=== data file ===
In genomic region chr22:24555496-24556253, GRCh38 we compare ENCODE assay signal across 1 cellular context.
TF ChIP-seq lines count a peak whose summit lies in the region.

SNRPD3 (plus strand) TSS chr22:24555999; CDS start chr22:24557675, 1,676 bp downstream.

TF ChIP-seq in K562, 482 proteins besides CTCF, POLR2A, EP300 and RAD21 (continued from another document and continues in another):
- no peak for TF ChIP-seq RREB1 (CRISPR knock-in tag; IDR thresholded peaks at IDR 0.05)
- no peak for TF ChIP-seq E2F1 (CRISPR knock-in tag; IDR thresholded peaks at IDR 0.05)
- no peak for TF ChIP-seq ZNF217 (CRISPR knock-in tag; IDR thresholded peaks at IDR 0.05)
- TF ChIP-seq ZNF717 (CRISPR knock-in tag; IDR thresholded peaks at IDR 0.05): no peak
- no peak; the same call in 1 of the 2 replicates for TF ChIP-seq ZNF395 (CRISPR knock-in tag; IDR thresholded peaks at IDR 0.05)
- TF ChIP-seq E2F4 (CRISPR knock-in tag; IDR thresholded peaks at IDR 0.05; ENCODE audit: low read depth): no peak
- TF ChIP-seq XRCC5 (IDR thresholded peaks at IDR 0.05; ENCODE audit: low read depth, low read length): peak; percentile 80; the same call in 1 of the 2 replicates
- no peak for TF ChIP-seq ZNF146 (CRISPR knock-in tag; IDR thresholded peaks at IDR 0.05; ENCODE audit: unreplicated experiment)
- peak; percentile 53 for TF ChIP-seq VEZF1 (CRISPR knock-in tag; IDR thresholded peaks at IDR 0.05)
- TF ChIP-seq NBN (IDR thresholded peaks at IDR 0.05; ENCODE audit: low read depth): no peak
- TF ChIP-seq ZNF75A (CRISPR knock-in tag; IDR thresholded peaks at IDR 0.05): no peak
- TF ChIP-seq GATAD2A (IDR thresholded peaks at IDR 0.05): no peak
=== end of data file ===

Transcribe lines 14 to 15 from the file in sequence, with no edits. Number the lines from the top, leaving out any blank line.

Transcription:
- TF ChIP-seq NBN (IDR thresholded peaks at IDR 0.05; ENCODE audit: low read depth): no peak
- TF ChIP-seq ZNF75A (CRISPR knock-in tag; IDR thresholded peaks at IDR 0.05): no peak